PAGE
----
8. Fight Club (1999)
Type of Subtext: Visual Symbolism
David Fincher’s adaptation of the Chuck Palahniuk novel of the same name deals with themes of masculinity, generational delusion, and consumerist culture. The Narrator (Edward Norton) is an automobile recall specialist who’s disillusioned with his white-collar job, possessions and his life in general. He’s able to find catharsis when he starts a fight club with a soap salesman named Tyler Durden (Brad Pitt) which soon evolves into a mission statement.
Known for his attention to detail, Fincher literally had a cup of Starbucks in every shot of every scene in the film to signify how consumerism has taken over our lives. The Easter egg was initially missed by viewers when the film came out in 1999 but fans have since dedicated websites to finding every single cup of Starbucks coffee throughout the film. While some cups are hard to see because of framing, it’s obviously apparent when you watch the film with that in mind.
Throughout the film, Fight Club looks at consumer identity through its two contradicting lead characters. In-between the male bonding and male fighting, the two start ‘Project Mayhem’ which aims to take down cooperate America which has enslaved the masses. And there’s nothing better that signifies America’s obsession and addiction to money and spending for their addiction to coffee by a franchise company.
9. Rosemary’s Baby (1968)
Type of Subtext: The Whole Movie
There a lot of themes in Roman Polanski’s adaptation of Ira Levin’s bestselling novel of the same name. The horror classic about a pregnant woman’s suspicions and paranoia that her elderly neighbors next door are part of a cult that wants to use her baby in one of their rituals still hasn’t lost any of its potency or relevancy. Beneath the surface, the film looks at the women’s liberation that was especially prevalent at the time of the film’s release. After Rosemary (Mia Farrow) and her husband Guy (John Cassavetes) move into their new apartment they take the next step in their marriage and decide to have a baby.
From that moment on, Rosemary starts losing control of her body and independence as her choices are made for her by her husband, doctor, and neighbors (who’ve become her parental figures). Rosemary’s own thoughts and opinions are disregarded by those who know what’s best for her or have ulterior motives in using her body for selfish needs. Through manipulation and deceit she’s drugged and raped when she’s unconscious, after she becomes pregnant she’s told what doctor to see and what medication to take by that doctor even though it’s obvious that the “medication” isn’t making her feel better. Her body and sanity start deteriorating. When she finally puts two and two together and tells a different doctor about her fears and suspicions, that doctor assumes she’s delusional and calls her husband to come to get her.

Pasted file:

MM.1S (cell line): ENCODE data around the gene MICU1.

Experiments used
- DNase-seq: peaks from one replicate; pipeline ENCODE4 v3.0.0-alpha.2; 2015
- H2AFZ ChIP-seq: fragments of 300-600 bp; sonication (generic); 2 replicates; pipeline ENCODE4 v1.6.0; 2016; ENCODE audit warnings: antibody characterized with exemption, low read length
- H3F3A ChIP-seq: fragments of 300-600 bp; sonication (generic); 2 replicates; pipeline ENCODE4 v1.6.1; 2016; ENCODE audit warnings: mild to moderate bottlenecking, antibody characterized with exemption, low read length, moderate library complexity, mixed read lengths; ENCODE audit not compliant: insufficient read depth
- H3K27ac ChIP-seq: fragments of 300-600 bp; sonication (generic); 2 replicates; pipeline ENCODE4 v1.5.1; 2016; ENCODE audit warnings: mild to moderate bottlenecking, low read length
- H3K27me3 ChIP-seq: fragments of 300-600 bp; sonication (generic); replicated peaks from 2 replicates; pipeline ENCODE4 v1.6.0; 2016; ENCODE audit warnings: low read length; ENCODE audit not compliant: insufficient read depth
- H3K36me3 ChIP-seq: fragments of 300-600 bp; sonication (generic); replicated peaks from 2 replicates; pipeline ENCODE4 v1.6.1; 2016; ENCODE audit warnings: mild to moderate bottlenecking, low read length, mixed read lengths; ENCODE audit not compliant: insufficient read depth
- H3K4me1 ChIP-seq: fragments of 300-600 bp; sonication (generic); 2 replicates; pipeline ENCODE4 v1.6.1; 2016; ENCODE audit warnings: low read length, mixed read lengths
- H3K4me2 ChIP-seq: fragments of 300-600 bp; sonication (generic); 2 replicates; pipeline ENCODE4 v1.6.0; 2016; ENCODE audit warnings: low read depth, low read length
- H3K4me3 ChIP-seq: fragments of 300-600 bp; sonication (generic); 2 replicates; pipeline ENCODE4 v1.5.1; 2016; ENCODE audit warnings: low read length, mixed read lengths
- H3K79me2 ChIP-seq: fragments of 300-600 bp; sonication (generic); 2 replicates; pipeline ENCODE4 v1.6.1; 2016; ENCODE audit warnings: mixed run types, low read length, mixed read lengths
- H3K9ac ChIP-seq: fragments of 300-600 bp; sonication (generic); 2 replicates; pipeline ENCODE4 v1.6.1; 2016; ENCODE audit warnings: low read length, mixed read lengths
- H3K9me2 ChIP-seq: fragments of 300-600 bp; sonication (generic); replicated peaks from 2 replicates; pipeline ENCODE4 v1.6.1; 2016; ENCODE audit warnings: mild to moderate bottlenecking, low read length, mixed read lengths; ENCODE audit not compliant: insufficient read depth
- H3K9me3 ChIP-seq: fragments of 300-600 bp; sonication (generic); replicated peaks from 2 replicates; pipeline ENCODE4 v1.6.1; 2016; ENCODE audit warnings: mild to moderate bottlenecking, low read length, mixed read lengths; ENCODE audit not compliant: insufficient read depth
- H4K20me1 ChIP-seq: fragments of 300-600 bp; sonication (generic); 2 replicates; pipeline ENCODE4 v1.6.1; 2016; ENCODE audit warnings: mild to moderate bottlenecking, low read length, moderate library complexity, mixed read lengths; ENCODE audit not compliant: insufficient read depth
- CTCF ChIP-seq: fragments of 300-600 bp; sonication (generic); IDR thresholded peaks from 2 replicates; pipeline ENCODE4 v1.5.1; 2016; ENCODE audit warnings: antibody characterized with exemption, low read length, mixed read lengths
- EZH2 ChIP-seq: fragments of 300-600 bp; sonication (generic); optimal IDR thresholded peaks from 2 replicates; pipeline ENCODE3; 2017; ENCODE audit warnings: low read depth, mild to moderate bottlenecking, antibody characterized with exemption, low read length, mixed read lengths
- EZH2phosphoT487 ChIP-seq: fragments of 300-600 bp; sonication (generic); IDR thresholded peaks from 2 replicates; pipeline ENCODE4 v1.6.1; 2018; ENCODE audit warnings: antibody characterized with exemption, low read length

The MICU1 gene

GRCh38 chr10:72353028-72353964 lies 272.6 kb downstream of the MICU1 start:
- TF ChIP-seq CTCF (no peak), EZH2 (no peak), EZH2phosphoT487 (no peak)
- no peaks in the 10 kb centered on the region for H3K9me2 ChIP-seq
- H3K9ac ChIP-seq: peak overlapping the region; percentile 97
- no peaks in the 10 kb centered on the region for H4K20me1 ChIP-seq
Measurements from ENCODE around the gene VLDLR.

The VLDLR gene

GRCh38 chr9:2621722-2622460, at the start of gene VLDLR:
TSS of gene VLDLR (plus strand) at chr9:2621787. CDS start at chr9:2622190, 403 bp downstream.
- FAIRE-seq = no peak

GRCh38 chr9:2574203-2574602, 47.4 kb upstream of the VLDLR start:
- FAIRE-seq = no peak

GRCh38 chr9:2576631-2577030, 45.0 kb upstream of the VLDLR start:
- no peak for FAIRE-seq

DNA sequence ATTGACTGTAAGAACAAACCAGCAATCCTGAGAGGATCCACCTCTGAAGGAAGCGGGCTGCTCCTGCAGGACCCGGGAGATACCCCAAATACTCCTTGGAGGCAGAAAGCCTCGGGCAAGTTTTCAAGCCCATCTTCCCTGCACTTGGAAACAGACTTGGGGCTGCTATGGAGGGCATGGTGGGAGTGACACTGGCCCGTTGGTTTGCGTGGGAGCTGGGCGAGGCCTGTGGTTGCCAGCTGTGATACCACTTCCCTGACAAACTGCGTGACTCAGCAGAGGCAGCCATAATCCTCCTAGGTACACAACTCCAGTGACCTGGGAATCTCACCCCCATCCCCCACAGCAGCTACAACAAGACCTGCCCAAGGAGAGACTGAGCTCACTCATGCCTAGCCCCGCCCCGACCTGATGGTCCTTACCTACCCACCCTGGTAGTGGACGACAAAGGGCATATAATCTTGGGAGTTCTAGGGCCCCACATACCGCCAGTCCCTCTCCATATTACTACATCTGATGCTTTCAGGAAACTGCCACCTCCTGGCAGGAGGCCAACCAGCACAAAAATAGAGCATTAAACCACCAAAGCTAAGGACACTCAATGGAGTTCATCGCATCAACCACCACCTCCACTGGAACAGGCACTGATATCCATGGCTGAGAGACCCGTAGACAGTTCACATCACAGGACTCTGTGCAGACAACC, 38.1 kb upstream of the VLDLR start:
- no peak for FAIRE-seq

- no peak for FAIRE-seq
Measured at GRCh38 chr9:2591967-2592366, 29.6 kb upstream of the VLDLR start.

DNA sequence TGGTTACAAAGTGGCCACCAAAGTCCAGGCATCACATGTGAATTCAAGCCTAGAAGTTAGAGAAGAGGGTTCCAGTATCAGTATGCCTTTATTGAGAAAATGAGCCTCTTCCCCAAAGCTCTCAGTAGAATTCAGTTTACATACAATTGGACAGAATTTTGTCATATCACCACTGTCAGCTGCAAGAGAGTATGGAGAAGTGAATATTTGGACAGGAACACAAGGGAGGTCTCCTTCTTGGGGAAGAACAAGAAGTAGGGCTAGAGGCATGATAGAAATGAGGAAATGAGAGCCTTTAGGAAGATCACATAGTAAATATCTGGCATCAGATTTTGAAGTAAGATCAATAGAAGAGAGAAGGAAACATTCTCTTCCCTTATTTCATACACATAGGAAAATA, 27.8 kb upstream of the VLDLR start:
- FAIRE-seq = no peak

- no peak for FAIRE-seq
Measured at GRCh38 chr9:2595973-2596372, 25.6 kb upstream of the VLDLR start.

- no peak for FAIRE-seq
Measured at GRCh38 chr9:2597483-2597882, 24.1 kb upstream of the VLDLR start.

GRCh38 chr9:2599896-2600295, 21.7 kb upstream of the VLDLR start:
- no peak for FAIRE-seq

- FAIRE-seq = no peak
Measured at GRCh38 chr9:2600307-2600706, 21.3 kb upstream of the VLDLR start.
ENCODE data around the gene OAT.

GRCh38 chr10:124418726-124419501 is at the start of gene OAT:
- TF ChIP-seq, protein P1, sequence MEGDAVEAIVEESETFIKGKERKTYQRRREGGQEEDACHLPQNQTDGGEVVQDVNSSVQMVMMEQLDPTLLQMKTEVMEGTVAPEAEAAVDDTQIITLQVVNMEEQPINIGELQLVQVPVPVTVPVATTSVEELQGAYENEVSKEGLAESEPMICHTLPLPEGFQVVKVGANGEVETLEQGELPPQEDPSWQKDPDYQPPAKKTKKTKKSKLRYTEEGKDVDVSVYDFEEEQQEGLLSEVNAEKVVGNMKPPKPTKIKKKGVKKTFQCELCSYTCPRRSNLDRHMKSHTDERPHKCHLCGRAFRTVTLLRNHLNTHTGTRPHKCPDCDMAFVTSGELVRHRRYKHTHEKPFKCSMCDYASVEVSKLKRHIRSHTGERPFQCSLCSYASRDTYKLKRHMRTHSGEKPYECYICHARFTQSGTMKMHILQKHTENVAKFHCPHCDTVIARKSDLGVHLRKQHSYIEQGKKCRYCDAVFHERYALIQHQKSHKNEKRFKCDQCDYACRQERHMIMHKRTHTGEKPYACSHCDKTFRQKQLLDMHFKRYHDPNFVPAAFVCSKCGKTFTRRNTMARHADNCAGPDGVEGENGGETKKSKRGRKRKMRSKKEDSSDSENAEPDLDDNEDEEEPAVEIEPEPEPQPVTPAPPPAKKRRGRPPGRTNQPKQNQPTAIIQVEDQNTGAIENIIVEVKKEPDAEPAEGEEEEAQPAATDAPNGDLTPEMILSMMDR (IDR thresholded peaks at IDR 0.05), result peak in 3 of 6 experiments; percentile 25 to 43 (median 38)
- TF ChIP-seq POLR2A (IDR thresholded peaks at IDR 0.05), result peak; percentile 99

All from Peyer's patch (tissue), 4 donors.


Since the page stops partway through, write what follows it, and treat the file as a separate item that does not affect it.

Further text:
Aside from the devil worshiping and cults, at its heart Rosemary’s Baby is about a young woman’s fight for personal independence in a time and place where women were fighting for their own liberation. The sixties saw the world and society change from its old ways and beliefs into a new dawn where people were fighting for their right to be viewed as equals besides their race and/or gender. A feminist piece that seems all the more ironic considering its director’s sexual abuse charges.
10. The Fly (1986)
Type of Subtext: The Whole Movie
Horror movies are known for their excellent and genius commentary on social issues like racism, classicism, sex, disease, politics, prejudice etc. Fear or more accurately fear of the unknown often brings out the worst in man which horror movies use to great effect with their storytelling. No one does this well than the master of body horror David Cronenberg. His films are always filled with subtext, social commentary and visual metaphors in a range of topics and the consequences of how they affect our bodies.
On the surface, The Fly is about a science experiment gone wrong. Eccentric scientist Seth Bundle (Jeff Goldblum) starts morphing into a fly-hybrid creature when his DNA accidentally mixes with that of a housefly’s during a teleportation experiment. His body starts slowly deteriorating as he becomes less human and more fly. Beneath the surface, it’s about the effects of terminal disease. David Cronenberg noted that he intended it as an analogy for terminal conditions like cancer or the aging process. Many critics and viewers saw the film as a metaphor for cultural AIDS which at the time was a growing epidemic and was in all of the headlines. It’s not hard to see why many people would see that parallel because of Seth’s romantic and sexual relationship with his science journalist girlfriend Veronica Quaife (Geena Davis).
The couple have a very sexual relationship which inspires Seth to make a breakthrough with his experiment. When his jealousy gets the better of him during a night of drinking he decides to teleport himself which eventually results in his fateful demise.